Tendering is the competitive process of BUYERS requesting proposals from SUPPLIERS to provide goods or services to their organisation. It is an invitation to submit a proposal that will be evaluated against the requirements specified in the tender document.
Tendering can feel overwhelming, even for professional tender writers, as there are several moving parts, unique selling points, and specific criteria that must be met in order to qualify.
The following is a general overview of the tendering process for beginners. The entire cycle of the procurement process is quite involved, so we’re going to break it down into its most fundamental elements so you can get a better understanding of bid management and the application process.
Release of the Request For Tender (RFT)
A Request For Tender (RFT) is an invitation by an organisation, seeking proposals from prospective suppliers, to submit an application for the provision of goods or services.
Once the tender request is released, suppliers will have a set amount of time to submit their bids. The length of this time period is usually specified in the tender document itself. This allows prospective bidders to assess their ability and availability before committing to providing goods or services.
This is the most detailed part of the tendering process and requires specific evidence-based information that positions the goods and services you supply as the most enticing to the buyer.
Don’t be surprised if you are asked to attend a briefing or site visit. These meetings are invaluable to your tender application process.
Expect to prepare the following responses:
A summary of your company’s experience in providing these services in the past (including references from previous clients)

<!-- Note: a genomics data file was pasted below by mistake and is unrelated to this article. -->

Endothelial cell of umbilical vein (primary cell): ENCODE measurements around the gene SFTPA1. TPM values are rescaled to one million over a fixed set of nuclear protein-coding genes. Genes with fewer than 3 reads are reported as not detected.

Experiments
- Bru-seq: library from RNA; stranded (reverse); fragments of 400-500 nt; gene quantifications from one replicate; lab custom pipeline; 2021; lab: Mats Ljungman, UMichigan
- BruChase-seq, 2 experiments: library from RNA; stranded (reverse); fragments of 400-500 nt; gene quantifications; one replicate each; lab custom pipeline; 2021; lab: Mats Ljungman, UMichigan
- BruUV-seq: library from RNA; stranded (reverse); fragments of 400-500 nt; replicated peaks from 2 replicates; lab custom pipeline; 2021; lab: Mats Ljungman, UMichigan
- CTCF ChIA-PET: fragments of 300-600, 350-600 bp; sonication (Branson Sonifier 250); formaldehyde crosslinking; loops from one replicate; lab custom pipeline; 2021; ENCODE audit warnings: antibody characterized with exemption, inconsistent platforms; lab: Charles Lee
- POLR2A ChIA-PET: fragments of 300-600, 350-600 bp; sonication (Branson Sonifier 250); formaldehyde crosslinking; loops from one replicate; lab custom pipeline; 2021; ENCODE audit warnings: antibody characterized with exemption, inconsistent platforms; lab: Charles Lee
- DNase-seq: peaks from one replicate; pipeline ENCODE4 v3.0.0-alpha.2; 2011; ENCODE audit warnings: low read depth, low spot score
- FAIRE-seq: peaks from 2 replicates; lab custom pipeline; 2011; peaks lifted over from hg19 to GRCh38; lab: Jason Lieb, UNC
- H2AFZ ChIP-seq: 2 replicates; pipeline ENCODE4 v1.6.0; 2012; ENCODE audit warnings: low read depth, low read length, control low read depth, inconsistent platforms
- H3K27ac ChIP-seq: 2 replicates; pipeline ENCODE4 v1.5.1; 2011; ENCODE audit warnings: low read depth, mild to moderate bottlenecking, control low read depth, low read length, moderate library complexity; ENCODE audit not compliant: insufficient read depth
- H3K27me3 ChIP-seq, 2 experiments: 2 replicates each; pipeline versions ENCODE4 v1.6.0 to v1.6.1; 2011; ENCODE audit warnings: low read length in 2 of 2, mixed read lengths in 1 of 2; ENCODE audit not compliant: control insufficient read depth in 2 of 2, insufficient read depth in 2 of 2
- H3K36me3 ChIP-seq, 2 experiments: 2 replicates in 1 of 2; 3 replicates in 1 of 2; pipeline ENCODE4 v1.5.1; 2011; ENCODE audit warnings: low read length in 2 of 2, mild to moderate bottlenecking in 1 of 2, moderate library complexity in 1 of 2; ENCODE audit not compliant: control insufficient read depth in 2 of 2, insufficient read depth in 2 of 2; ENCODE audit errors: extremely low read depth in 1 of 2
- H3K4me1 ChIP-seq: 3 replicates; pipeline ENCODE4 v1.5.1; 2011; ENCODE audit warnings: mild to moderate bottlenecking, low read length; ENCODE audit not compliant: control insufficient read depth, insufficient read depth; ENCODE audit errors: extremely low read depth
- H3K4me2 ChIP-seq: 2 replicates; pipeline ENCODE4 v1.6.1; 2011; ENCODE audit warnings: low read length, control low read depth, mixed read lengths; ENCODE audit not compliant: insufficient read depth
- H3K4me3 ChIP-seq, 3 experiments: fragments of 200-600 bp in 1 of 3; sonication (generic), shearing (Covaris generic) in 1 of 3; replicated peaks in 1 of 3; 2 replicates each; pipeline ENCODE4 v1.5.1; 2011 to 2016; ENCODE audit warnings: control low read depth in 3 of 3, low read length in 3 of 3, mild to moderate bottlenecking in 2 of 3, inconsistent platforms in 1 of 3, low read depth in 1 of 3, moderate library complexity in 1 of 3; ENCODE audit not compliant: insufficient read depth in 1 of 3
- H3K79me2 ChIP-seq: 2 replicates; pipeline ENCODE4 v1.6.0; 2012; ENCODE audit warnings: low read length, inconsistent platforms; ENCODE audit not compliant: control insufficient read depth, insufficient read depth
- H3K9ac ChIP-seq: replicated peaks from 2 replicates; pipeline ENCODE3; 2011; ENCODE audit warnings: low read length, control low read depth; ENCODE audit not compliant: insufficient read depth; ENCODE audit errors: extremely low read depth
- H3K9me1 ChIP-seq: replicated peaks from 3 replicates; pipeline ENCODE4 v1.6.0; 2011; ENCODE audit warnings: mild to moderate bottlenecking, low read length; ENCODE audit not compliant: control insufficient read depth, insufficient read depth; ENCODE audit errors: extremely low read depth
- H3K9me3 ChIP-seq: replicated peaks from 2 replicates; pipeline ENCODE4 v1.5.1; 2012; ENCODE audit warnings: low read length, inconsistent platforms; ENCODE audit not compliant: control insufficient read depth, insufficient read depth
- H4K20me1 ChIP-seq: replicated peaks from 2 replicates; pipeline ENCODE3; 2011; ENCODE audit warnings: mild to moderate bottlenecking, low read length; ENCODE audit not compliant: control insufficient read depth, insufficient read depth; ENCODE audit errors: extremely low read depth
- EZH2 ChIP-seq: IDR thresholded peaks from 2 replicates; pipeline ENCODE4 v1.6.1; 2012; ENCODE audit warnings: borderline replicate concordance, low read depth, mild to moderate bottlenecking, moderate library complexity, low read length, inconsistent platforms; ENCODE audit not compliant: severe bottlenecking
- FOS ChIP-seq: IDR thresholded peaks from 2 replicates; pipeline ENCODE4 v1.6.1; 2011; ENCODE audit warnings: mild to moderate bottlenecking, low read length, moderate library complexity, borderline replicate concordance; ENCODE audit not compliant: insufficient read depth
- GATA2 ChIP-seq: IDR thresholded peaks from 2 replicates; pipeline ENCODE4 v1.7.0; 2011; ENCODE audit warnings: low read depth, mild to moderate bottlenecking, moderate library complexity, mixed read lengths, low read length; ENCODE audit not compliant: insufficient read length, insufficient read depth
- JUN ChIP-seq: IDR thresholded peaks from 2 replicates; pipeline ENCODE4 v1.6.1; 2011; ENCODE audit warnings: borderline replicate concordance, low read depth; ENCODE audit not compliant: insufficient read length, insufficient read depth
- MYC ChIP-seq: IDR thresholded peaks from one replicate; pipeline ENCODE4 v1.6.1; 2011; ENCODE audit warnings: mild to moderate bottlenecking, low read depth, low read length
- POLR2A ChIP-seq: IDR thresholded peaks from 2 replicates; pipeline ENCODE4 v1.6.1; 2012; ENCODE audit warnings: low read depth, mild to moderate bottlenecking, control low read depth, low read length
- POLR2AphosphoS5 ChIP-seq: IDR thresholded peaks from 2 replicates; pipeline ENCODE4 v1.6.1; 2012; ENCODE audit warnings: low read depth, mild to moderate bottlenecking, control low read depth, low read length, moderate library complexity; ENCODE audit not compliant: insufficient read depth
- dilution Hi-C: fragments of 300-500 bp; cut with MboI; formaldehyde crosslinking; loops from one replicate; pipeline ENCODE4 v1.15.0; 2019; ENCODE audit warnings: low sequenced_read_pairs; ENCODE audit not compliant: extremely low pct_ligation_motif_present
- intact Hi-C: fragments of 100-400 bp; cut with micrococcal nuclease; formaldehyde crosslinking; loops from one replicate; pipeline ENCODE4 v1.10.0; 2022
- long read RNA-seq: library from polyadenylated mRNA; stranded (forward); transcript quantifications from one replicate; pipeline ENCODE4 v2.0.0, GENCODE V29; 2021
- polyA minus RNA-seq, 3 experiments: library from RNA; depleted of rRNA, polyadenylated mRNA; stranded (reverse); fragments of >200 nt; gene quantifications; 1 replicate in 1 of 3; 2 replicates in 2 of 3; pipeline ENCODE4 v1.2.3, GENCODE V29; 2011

A qualitative schedule of your goods/services (listing all services offered)
A quantitative schedule of your goods/services (listing the estimated costs per service)
A persuasive cover page that highlights your strengths as a potential supplier
You must complete all sections of the application and proofread the document or risk disqualification. Once completed, you must submit the proposal to the organisation.
Evaluation and Award
The tenderer (not to be confused with tender) will evaluate the proposals from prospective suppliers, and select the supplier whose bid best meets their requirements. The supplier with the best proposal will be awarded the contract.
Expect a negotiation period between the buyer and selected supplier to agree on the terms and conditions of the contract. The contract should include details such as:
- The goods or services to be provided
- Scope of work
- Schedule of delivery dates
- Payment terms and conditions (including installment schedules)
- Warranties or guarantees
- Termination clause (for unforeseen circumstances)
- The contract will then be signed by both the supplier and the organisation.
Further Tender Process Information
This brief overview of the tendering process is designed to give you a basic understanding of bid management, however, tendering is often more involved, depending on the initial Request For Tender. The Parliament of Australia takes a deep dive into the tendering process.
If you need more detailed information, Tender Advice templates may hold the answers to your questions.